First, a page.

Almost all species have been illustrated with at least one, and often two photographs. Seven species, for which no photos could be found (which in the case of the widespread African Allen's Gallinule Porphyrio alleni is rather surprising), have been illustrated by colour paintings by Mark Andrews. Two more are illustrated by both a photograph and a painting. The quality of the photos is rather variable. Most are good, many even excellent, others fall in the category 'record shots', and a few are poor. There are a few anomalies: a vagrant that has only been recorded twice, such as Eurasian Avocet Recurvirostra avosetta, is illustrated by two large photographs, one of which is a juvenile, while the endemic and widespread Madagascar Pratincole Glareola ocularis has to make do with a small picture in the right hand corner of the same page. A rare migrant like Common Sand Martin Riparia riparia has a photograph of three birds at their nesting holes - a blunder I thought seasoned authors and publishers such as these would not have made. Strangely, the Common Myna Acridotheres tristis in the book is all black, but something more serious has happened to the Subdesert Mesite Monias benschi. A male and a female of this terrestrial species are illustrated while perching in a cramped posture in a tree. Contrary to what is stated in the text, this species normally escapes danger by running, but local guides in the Ifaty area appear to have become experts in silently approaching the birds and then suddenly frightening the wits out of them. The panicked birds then fly up in a tree, where they may remain motionless for long periods of time, thus giving all participants of even large birding groups the opportunity to see them. This disruptive way of showing the birds, of which even bird tour companies of good repute appear to make use, has, not surprisingly, made this threatened species harder to see in that particular area and interferes with an ongoing research programme. It may be worth adding that the species can usually be found in a relatively short period of time by any serious birder investigating the right habitat, even without the help of a guide or playback - although, admittedly, it may take a bit longer.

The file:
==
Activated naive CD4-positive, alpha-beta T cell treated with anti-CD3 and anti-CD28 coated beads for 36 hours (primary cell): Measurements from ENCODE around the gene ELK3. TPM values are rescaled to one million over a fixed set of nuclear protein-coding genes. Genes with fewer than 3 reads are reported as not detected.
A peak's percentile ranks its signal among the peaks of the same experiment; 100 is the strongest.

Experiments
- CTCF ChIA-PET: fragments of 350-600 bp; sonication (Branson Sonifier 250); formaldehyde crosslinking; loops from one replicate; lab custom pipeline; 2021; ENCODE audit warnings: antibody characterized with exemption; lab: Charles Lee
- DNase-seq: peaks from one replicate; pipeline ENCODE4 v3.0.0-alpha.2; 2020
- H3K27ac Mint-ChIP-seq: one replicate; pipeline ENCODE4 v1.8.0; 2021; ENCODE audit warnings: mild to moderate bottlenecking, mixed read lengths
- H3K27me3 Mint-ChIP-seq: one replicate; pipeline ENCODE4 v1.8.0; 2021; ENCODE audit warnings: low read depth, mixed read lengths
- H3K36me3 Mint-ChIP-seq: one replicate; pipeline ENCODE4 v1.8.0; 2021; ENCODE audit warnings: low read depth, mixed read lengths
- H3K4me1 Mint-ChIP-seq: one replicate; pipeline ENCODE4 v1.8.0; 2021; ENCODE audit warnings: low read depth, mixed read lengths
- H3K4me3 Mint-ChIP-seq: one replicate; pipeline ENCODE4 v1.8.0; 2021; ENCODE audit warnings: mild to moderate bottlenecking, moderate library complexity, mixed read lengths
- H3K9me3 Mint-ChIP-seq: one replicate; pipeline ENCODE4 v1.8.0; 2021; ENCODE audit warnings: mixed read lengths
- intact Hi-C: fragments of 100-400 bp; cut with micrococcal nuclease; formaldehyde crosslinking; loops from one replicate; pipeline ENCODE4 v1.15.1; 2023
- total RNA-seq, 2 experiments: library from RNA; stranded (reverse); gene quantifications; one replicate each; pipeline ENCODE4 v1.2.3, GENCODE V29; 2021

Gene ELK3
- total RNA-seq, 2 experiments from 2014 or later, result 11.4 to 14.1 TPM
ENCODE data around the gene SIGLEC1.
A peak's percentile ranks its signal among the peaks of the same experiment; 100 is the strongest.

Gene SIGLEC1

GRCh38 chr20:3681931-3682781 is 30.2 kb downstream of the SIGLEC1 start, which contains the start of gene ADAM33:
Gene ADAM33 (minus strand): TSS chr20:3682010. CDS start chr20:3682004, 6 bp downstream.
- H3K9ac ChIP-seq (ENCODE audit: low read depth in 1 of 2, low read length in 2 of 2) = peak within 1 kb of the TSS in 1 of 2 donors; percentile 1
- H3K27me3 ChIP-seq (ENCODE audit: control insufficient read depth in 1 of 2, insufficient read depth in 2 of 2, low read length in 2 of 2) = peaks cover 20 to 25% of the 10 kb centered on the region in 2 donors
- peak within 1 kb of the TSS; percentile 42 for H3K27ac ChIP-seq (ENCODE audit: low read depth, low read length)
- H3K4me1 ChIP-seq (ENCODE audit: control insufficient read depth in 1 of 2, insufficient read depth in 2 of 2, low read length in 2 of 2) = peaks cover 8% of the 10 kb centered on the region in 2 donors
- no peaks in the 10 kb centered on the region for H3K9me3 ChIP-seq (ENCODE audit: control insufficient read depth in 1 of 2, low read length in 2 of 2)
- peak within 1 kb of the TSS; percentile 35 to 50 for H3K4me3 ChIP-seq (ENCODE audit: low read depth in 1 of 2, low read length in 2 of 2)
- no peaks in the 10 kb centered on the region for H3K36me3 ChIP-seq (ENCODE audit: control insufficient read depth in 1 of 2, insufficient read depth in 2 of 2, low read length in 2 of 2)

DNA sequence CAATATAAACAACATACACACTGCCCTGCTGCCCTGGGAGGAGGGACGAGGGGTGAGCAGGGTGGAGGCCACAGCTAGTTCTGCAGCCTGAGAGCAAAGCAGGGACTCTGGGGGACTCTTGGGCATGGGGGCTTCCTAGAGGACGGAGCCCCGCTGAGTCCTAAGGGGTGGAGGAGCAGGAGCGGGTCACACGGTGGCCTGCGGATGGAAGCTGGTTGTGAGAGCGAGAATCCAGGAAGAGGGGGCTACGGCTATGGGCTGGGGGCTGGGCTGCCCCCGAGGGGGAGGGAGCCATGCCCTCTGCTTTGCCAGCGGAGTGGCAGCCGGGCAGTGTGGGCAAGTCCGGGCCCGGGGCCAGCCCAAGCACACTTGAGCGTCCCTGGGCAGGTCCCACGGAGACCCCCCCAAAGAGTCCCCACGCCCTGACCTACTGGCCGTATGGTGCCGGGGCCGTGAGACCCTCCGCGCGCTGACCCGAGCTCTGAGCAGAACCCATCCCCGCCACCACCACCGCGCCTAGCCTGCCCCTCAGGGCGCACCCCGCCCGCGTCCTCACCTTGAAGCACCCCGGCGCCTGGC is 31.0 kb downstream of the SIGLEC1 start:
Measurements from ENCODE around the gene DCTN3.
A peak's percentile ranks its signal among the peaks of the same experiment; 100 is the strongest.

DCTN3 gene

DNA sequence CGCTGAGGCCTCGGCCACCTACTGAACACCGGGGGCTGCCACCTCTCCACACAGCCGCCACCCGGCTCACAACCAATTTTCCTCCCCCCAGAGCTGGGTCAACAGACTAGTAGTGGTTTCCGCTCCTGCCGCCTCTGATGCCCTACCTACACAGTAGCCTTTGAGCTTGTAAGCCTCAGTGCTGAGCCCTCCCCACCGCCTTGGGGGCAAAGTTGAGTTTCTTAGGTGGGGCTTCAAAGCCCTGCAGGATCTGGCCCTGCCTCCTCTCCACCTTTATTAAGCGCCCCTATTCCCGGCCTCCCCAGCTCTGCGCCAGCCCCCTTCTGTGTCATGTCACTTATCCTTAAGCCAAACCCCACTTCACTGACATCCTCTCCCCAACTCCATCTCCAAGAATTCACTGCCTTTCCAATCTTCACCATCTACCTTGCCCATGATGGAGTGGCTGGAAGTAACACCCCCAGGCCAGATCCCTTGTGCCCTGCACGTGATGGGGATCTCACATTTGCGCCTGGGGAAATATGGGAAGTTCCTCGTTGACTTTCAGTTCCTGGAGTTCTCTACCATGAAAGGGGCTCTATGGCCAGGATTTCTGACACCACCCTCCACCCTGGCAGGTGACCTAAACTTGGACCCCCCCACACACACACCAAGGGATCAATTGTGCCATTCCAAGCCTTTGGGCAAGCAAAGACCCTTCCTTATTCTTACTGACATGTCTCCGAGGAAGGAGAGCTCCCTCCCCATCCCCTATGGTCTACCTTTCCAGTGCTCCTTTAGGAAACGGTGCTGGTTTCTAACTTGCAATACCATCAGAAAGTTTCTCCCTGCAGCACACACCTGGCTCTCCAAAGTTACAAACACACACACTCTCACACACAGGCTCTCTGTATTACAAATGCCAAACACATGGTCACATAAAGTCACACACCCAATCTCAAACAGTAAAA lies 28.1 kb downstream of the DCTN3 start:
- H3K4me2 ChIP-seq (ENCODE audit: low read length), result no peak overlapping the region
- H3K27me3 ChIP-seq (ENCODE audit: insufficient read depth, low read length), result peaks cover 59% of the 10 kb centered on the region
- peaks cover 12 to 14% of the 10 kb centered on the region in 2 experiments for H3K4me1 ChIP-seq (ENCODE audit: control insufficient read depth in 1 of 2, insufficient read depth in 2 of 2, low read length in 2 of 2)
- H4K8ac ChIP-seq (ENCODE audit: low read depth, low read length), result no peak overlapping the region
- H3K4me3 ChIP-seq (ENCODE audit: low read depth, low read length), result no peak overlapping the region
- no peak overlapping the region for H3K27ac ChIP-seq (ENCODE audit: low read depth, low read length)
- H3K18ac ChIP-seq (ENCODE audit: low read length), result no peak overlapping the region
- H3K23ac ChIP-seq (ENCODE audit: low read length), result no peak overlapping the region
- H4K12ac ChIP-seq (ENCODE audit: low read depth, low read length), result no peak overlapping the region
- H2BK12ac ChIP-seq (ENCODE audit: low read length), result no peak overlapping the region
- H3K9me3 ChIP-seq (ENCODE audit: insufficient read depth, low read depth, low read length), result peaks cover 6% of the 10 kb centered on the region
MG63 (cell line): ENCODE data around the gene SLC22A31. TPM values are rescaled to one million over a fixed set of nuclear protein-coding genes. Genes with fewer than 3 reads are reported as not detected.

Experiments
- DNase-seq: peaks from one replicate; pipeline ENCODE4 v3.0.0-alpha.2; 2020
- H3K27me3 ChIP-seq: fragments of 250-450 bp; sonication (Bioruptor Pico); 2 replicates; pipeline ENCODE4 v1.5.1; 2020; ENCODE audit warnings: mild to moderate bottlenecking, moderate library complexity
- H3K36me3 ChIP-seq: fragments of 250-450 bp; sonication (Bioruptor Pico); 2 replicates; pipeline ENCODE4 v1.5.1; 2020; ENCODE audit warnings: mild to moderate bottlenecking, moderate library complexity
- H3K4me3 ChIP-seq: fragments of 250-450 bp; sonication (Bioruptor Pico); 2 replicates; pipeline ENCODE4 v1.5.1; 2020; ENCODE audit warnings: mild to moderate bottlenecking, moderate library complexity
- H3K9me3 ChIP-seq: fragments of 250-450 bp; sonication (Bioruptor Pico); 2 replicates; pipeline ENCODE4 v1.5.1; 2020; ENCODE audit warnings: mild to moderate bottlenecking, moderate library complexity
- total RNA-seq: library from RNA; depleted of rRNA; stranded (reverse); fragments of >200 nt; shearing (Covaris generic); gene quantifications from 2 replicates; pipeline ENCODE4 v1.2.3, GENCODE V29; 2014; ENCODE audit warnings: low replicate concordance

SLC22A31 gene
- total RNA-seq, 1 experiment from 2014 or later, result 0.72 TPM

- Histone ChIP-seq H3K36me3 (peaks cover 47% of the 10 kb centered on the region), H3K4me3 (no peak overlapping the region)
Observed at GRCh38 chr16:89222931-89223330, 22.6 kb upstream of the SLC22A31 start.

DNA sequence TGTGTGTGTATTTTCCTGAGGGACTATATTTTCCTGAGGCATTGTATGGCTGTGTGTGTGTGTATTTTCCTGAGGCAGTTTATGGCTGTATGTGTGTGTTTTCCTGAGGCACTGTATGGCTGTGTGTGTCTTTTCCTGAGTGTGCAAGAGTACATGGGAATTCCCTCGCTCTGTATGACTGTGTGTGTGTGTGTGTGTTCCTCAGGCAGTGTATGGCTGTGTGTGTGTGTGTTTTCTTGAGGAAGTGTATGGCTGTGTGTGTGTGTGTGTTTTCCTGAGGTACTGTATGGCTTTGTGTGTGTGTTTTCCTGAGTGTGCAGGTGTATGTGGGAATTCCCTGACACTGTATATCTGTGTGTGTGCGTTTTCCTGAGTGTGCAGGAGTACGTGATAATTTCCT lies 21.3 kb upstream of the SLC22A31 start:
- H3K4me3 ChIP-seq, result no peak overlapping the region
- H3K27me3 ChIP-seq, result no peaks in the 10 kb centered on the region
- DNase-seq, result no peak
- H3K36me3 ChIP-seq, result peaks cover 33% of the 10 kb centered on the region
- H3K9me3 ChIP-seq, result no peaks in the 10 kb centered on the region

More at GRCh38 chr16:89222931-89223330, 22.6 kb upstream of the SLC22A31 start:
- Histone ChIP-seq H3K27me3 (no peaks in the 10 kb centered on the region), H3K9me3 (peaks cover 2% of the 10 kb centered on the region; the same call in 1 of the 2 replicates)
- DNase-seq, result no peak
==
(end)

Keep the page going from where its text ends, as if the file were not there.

To me, the selection of photographs presented here once more illustrates both the usefulness and the limitations of a photographic guide. As a complement to a 'classic' guide with standardised paintings it proves its worth in often allowing a better appreciation of the real jizz of a species; used on its own, however, some poorly illustrated birds would be hard to identify. Luckily, in this case, the text is nothing less than excellent - but this may seem a bit ironic for a book whose illustrations are probably meant to be its main attraction.